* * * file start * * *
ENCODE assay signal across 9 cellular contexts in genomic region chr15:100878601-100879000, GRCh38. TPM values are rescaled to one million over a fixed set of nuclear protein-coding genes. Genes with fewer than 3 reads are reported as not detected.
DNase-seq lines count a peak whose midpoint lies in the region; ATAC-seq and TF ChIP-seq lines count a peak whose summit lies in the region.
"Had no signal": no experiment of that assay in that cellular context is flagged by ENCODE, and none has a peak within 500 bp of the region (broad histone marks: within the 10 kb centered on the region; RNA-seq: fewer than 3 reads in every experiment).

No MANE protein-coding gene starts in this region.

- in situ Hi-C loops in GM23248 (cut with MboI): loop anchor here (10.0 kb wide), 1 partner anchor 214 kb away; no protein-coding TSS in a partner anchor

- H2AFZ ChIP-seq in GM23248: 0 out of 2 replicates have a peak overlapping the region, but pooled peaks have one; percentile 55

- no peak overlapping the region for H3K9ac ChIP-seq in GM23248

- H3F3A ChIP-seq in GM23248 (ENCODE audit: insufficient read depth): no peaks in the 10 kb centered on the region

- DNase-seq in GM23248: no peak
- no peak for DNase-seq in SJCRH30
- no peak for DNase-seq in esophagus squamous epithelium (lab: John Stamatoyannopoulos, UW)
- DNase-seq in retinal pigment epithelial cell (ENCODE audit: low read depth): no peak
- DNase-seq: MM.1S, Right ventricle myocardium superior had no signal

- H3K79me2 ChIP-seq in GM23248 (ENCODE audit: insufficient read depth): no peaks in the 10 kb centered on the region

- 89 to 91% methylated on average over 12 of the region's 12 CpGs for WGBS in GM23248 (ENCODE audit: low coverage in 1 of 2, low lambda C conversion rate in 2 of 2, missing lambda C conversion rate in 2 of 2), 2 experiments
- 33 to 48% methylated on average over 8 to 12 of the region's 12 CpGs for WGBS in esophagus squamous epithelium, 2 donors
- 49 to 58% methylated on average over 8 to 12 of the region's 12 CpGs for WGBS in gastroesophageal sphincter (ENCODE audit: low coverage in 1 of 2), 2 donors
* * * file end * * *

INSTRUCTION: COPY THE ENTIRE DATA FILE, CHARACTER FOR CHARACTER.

ENCODE assay signal across 9 cellular contexts in genomic region chr15:100878601-100879000, GRCh38. TPM values are rescaled to one million over a fixed set of nuclear protein-coding genes. Genes with fewer than 3 reads are reported as not detected.
DNase-seq lines count a peak whose midpoint lies in the region; ATAC-seq and TF ChIP-seq lines count a peak whose summit lies in the region.
"Had no signal": no experiment of that assay in that cellular context is flagged by ENCODE, and none has a peak within 500 bp of the region (broad histone marks: within the 10 kb centered on the region; RNA-seq: fewer than 3 reads in every experiment).

No MANE protein-coding gene starts in this region.

- in situ Hi-C loops in GM23248 (cut with MboI): loop anchor here (10.0 kb wide), 1 partner anchor 214 kb away; no protein-coding TSS in a partner anchor

- H2AFZ ChIP-seq in GM23248: 0 out of 2 replicates have a peak overlapping the region, but pooled peaks have one; percentile 55

- no peak overlapping the region for H3K9ac ChIP-seq in GM23248

- H3F3A ChIP-seq in GM23248 (ENCODE audit: insufficient read depth): no peaks in the 10 kb centered on the region

- DNase-seq in GM23248: no peak
- no peak for DNase-seq in SJCRH30
- no peak for DNase-seq in esophagus squamous epithelium (lab: John Stamatoyannopoulos, UW)
- DNase-seq in retinal pigment epithelial cell (ENCODE audit: low read depth): no peak
- DNase-seq: MM.1S, Right ventricle myocardium superior had no signal

- H3K79me2 ChIP-seq in GM23248 (ENCODE audit: insufficient read depth): no peaks in the 10 kb centered on the region

- 89 to 91% methylated on average over 12 of the region's 12 CpGs for WGBS in GM23248 (ENCODE audit: low coverage in 1 of 2, low lambda C conversion rate in 2 of 2, missing lambda C conversion rate in 2 of 2), 2 experiments
- 33 to 48% methylated on average over 8 to 12 of the region's 12 CpGs for WGBS in esophagus squamous epithelium, 2 donors
- 49 to 58% methylated on average over 8 to 12 of the region's 12 CpGs for WGBS in gastroesophageal sphincter (ENCODE audit: low coverage in 1 of 2), 2 donors